Saturday, April 8, 2017

Bucktails

Rarely do I tie bucktail jigs.  However, I'm often looking to expand my experience with materials, so I took a little time recently to tie a couple.



 Materials:
  • Unpainted ball-head jigs weighing 3/16 and 1/4 of an ounce with 2/0 and 1/0 hooks, respectively.
  • Rosey's Powder Coatings - Olive Grey 85% Gloss and Green Grey Powder Coating - RAL 7009.
  • Rosey's Powder Coating mixes with glitter - Clear Coat High Gloss 100% with green and red glitter, respectively.
  • UTC Ultra Thread (140 denier) - olive.
  • Hedron, Inc. Flashabou - red.
  • Bi-color tinsel - emerald/magenta.
  • Wapsi Strung Rooster Hackles - olive/natural.
  • Wapsi Bucktail - olive.
  • Lion Brand Suede Yarn - olive.

Monday, March 27, 2017

Reapers

Designed after the Mar-Lynn soft plastic bait from years ago, only these are made of ice chenille and leather.  Silver glitter is applied to the tail using Tulip Puffy Paint.  The tail's 'rays' are formed by cutting the  leather at 45-60 degree angles in hopes of segmenting the the tail for better flexibility and movement when wet.


Other versions will be created, provided that they fish fairly well.  I look forward to fishing them in the local river while trying my luck for smallmouth and spotted bass.

Thursday, January 26, 2017

Pinkies!

Tied with kip tail, pinkies are a favored style of jig for my mid-winter to early spring fishing.  I've caught trout, bluegill, crappie, and both largemouth and smallmouth bass with them.


Each is tied on a 1/32-ounce darter-head jig possessing a #6-8 Aberdeen hook.  Used a 70 denier (or slightly smaller) polyester thread to keep the bulk down on the jig collars.

I like to tip these jigs with curly-tailed grubs of about 1 inch in length and fish them beneath a float.  It's a bit like still fishing, but during winter it allows you to take in your surroundings and enjoy nature's wonders.  Do dress appropriately to stay warm!


The image below shows a couple of commercially-tied pinkie jigs with grub trailers attached.


Saturday, January 14, 2017

Filling A Jig Box...Gradually

Tied the three of these this weekend.  Two of the jigs are tied with a material called 'Fish Silk' which is sold by FlyMasters of Indianapolis.  The other jig is a tri-color combination of calf hair (kip tail).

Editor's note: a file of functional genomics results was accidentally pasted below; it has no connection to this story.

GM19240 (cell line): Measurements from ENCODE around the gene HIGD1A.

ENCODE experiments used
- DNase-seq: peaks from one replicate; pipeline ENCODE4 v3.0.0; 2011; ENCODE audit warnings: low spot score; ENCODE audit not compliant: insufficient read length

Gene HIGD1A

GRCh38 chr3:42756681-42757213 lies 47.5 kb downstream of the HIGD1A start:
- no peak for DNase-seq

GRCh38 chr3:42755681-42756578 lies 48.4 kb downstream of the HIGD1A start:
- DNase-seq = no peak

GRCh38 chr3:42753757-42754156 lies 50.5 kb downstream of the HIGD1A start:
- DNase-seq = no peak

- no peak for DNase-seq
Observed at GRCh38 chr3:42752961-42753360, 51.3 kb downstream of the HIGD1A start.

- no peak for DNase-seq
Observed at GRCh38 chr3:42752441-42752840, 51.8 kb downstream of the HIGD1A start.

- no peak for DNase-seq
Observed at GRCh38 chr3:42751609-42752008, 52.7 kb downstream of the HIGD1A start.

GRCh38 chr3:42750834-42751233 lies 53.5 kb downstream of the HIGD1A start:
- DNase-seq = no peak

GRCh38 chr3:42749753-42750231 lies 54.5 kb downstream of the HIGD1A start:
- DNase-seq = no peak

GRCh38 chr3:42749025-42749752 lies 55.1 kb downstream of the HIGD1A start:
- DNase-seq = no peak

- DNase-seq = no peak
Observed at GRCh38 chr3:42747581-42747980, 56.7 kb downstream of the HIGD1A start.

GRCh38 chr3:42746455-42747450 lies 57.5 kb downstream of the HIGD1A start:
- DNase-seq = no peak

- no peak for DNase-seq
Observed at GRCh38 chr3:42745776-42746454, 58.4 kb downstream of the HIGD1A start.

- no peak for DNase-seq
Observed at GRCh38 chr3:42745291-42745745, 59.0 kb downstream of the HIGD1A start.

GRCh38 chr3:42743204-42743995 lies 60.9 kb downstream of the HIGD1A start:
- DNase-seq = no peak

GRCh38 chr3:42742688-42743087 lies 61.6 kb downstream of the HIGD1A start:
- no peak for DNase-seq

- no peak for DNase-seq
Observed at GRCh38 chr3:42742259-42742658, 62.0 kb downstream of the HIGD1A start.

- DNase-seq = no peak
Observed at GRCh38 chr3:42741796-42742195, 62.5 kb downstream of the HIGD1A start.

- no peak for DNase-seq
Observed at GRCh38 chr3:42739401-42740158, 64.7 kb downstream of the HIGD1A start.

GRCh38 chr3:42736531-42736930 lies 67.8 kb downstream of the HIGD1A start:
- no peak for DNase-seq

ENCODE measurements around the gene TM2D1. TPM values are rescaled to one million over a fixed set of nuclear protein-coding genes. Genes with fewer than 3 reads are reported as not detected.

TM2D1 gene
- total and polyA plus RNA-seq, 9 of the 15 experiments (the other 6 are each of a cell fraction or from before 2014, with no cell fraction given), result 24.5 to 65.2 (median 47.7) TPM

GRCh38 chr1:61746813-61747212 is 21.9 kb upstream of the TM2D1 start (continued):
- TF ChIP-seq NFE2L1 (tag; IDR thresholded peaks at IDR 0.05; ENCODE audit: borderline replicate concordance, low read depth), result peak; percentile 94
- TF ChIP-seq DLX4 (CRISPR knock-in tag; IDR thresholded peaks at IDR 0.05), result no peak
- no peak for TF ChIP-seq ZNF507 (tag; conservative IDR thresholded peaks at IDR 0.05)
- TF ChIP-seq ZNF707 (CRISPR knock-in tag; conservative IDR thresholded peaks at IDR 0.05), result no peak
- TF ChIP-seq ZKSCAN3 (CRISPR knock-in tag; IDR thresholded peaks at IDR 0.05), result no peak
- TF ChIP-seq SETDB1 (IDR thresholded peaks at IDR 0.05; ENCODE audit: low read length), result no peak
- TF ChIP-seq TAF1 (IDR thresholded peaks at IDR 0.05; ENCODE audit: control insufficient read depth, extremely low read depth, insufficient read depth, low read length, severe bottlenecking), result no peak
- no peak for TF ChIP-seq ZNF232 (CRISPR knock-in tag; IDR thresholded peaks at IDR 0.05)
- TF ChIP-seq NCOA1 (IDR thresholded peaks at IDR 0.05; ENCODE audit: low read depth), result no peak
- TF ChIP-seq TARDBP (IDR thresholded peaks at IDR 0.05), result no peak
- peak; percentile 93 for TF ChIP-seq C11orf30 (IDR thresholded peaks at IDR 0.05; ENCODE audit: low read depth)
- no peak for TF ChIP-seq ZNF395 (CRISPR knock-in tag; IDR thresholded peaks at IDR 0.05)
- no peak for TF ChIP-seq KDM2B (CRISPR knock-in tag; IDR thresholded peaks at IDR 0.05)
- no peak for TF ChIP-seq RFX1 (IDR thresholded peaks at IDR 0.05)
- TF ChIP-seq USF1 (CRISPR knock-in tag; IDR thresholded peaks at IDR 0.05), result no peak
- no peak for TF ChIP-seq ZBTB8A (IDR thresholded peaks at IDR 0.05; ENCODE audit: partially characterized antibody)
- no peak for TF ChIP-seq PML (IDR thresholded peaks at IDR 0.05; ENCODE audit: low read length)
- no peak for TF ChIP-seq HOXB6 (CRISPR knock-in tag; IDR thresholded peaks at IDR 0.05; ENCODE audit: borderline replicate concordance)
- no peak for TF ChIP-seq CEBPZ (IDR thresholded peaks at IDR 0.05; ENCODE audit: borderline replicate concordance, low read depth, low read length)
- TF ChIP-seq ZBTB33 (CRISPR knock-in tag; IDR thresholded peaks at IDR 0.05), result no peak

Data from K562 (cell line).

All are tied on 1/16-oz darter-head jigs with #4 hooks.  The blue-heads with hot yellow fish silk may have good possibilities for crappie fishing.  All should be fished for smallmouth bass at some point this winter.

Thursday, January 12, 2017

More With Kip Tails

Tied these hair-bodied jigs for float-n-fly fishing.  The hair is stiff and won't move around as much as craft fur does in water.  These might make for interesting minnow imitations to try when the water is extremely cold, or anytime for that matter.  I've fished small kip-tailed jigs before, but they've always been tipped with a tiny soft plastic trailer.


Materials:
  • Kip (calf) tails - natural black and bleached white
  • 1/16-oz. Arkie Darter-Head Jigs - unpainted
  • Rosey's Powder Coating - silver sand metallic
  • Tulip 'Slick' Fabric Paint - black, fluorescent pink, and glow
  • Hedron Flashabou - pink glow
  • UTC Ultra Thread (70 denier) - gray brown

Sunday, January 8, 2017

Working With Kip Tails

I received a package of jigs for Christmas that inspired me to work with materials I hadn't used before.  They include ice chenille yarn, metallic needlepoint yarn, and kip tails (calf tails).  The jigs are made by Arkie Lures and are called Shineee Hineee jigs.  These combine modern chenille materials with kip and flashabou.  Kip has long been used for small flies and sunfish jigs by many tyers.  Its fibers are short and stiff.


Used Hedron Flashabou, which is a very limp material, for flash and movement in the water.  I'm looking forward to fishing these for bass (float-n-fly) this winter.

Friday, December 16, 2016

Float-N-Fly Jig Experiments

Created a bunch of Tulip Paint Eyes for jig heads recently and am working on fashioning a tool to remove adhered eyes from surfaces.  A razor blade buries into and damages surfaces whenever I use it.   The tool should remove the eyes without cutting into a surface or deforming the eye.

Here are some float-n-fly jigs that I created.  Their heads have Tulip Paint Eyes created for my tool tests.  They're about to become stocking stuffers for Christmas gift giving.


All are tied with craft fur available at most big box fabric and hobby stores on 1/16-oz. minnow heads. Each has a #4 hook.